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Obit of the Day: Chicago History Family Tours!
Just a reminder that when I’m not finding fascinating dead folks for this blog I am also the Family Tour Guide for the Chicago History Museum. 
And the 1st Family Trolley Tour is right around the corner:
Hot Time in the Old Town: The Great Chicago Fire
Saturday, April 27, 10:00 a.m. - Noon
Departs from the Chicago History Museum, 1601 N. Clark St.
This tour is perfect for kids in Kindergarten and older - and entertaining for parents. (Plus I give away free Juicy Fruit. Hello!)
Tickets: $20 adults/$10 children (ONLY 20 LEFT!)
So join me on April 27 and I promise one heckuva tour of Chicago. And just for reading this post here is ONE FREE FIRE FACT:
Besides having a hot, dry summer and fall in 1871 the city of Chicago was a giant tinderbox. Not only was wood the material of choice for most 19th century buildings, but the city itself was surrounded by wooden sidewalks which were built to keep pedestrians out of the mud, and to reduce horse and carriage noise streets in some areas were paved with wooden blocks dipped in tar. 
If you do buy tickets and have Tumblr let me know when you get on the tour and you’ll receive a free enthusiastic greeting!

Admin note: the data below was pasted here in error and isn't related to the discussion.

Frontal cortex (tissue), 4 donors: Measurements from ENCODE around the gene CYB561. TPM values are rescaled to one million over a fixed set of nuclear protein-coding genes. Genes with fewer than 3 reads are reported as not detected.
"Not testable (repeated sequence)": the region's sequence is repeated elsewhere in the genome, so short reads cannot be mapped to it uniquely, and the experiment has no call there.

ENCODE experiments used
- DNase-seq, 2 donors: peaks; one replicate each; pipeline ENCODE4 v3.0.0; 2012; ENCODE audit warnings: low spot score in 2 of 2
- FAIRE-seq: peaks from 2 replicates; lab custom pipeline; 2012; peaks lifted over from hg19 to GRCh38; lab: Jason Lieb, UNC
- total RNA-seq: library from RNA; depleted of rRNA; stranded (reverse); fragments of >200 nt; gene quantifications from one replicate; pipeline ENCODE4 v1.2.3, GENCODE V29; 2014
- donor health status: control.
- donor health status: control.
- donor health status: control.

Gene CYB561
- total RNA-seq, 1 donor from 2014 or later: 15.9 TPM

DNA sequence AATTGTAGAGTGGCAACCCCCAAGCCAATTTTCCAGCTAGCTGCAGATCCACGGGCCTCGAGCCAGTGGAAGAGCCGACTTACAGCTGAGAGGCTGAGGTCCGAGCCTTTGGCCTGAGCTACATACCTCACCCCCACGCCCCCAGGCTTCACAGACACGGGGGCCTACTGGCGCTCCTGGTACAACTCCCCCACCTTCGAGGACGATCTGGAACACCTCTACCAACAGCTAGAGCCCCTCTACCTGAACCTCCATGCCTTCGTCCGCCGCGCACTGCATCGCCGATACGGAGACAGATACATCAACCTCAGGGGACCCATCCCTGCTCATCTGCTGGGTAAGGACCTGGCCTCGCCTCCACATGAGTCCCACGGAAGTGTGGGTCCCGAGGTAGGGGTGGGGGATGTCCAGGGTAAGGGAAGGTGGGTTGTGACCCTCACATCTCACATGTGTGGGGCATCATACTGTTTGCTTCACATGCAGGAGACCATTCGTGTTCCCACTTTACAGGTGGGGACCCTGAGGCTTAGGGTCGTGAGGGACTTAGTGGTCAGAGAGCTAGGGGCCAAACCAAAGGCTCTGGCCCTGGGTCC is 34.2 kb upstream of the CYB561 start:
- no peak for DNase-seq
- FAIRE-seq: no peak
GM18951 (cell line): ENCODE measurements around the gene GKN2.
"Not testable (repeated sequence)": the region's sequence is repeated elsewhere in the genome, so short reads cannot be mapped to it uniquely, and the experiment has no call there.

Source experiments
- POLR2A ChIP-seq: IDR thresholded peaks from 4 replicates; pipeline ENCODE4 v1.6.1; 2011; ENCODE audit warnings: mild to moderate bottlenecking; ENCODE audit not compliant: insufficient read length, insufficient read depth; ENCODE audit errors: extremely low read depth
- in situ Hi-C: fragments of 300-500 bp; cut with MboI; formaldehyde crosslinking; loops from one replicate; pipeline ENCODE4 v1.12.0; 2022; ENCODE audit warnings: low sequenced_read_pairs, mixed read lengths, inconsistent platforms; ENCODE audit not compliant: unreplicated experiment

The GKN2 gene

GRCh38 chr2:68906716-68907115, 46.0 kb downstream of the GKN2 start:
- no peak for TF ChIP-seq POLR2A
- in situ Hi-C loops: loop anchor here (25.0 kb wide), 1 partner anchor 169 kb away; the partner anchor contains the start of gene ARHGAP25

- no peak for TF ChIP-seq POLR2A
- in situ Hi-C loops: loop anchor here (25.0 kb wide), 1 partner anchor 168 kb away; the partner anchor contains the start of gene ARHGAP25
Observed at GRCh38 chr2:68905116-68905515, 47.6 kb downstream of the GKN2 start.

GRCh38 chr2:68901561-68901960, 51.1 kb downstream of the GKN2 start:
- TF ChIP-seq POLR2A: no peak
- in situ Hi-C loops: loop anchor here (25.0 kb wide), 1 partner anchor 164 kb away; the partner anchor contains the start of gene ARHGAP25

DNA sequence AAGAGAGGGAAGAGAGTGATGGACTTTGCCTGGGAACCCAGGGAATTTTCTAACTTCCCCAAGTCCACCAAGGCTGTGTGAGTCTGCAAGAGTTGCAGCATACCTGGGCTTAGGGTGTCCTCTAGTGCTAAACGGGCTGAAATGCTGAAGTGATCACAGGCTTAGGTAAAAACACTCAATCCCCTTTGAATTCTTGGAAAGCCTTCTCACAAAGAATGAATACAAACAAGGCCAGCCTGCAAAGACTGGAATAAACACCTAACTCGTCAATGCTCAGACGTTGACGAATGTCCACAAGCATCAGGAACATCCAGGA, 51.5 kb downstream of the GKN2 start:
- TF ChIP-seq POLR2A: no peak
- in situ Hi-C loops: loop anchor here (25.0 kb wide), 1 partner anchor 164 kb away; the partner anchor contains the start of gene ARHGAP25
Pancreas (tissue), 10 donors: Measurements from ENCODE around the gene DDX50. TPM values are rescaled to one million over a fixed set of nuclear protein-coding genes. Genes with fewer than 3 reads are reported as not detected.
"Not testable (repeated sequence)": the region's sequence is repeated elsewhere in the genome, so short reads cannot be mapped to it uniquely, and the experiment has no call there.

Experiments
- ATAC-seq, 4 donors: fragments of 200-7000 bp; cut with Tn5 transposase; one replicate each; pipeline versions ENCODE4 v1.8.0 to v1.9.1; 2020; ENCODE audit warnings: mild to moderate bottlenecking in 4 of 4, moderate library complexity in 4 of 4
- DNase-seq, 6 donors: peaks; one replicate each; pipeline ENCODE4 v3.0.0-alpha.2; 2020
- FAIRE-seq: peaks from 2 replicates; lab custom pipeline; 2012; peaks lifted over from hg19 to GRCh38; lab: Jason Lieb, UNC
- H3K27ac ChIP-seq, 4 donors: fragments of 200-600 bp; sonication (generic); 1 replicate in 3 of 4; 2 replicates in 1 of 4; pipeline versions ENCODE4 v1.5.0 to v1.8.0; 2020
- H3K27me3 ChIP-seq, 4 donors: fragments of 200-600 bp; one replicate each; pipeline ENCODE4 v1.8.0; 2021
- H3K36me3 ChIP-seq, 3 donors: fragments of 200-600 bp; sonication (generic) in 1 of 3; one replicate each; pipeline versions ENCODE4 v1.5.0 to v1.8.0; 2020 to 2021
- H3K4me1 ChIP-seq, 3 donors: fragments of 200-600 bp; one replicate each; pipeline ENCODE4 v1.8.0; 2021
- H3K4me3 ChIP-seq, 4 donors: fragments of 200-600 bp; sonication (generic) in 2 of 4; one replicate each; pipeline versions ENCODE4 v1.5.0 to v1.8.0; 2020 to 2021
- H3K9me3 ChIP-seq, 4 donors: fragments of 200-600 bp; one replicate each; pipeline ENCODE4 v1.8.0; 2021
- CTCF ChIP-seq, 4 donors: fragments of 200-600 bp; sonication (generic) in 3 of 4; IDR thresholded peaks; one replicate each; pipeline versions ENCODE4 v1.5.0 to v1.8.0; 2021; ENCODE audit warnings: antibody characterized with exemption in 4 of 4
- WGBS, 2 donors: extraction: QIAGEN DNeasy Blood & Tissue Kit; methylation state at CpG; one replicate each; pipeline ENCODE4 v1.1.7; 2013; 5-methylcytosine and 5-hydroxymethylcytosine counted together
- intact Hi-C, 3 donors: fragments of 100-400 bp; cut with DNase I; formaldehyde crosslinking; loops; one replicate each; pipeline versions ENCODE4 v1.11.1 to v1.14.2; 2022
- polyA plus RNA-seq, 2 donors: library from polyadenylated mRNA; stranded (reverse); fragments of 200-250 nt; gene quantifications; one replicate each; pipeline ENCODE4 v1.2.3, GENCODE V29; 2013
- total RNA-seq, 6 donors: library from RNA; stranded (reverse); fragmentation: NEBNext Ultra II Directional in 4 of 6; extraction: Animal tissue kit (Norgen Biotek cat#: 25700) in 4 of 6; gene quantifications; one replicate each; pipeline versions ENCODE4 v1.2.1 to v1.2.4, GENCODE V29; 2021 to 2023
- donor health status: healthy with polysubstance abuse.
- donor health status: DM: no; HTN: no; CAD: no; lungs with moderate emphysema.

Image: “Mrs. O’Leary and her cow.” Photograph by Charles R. Clark, 1911, courtesy of the Chicago History Museum, (ichi-26580)

Obit of the Day: Chicago History Family Tours!

Just a reminder that when I’m not finding fascinating dead folks for this blog I am also the Family Tour Guide for the Chicago History Museum

And the 1st Family Trolley Tour is right around the corner:

Hot Time in the Old Town: The Great Chicago Fire

Saturday, April 27, 10:00 a.m. - Noon

Departs from the Chicago History Museum, 1601 N. Clark St.

This tour is perfect for kids in Kindergarten and older - and entertaining for parents. (Plus I give away free Juicy Fruit. Hello!)

Tickets: $20 adults/$10 children (ONLY 20 LEFT!)

So join me on April 27 and I promise one heckuva tour of Chicago. And just for reading this post here is ONE FREE FIRE FACT:

Besides having a hot, dry summer and fall in 1871 the city of Chicago was a giant tinderbox. Not only was wood the material of choice for most 19th century buildings, but the city itself was surrounded by wooden sidewalks which were built to keep pedestrians out of the mud, and to reduce horse and carriage noise streets in some areas were paved with wooden blocks dipped in tar. 

If you do buy tickets and have Tumblr let me know when you get on the tour and you’ll receive a free enthusiastic greeting!

Image: “Mrs. O’Leary and her cow.” Photograph by Charles R. Clark, 1911, courtesy of the Chicago History Museum, (ichi-26580)

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